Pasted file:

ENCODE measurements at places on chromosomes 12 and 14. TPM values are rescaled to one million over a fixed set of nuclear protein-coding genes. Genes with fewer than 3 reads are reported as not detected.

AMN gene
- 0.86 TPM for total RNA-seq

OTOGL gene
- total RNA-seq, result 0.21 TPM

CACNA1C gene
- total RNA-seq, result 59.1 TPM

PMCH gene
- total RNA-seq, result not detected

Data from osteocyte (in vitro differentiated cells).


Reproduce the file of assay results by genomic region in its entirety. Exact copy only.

ENCODE measurements at places on chromosomes 12 and 14. TPM values are rescaled to one million over a fixed set of nuclear protein-coding genes. Genes with fewer than 3 reads are reported as not detected.

AMN gene
- 0.86 TPM for total RNA-seq

OTOGL gene
- total RNA-seq, result 0.21 TPM

CACNA1C gene
- total RNA-seq, result 59.1 TPM

PMCH gene
- total RNA-seq, result not detected

Data from osteocyte (in vitro differentiated cells).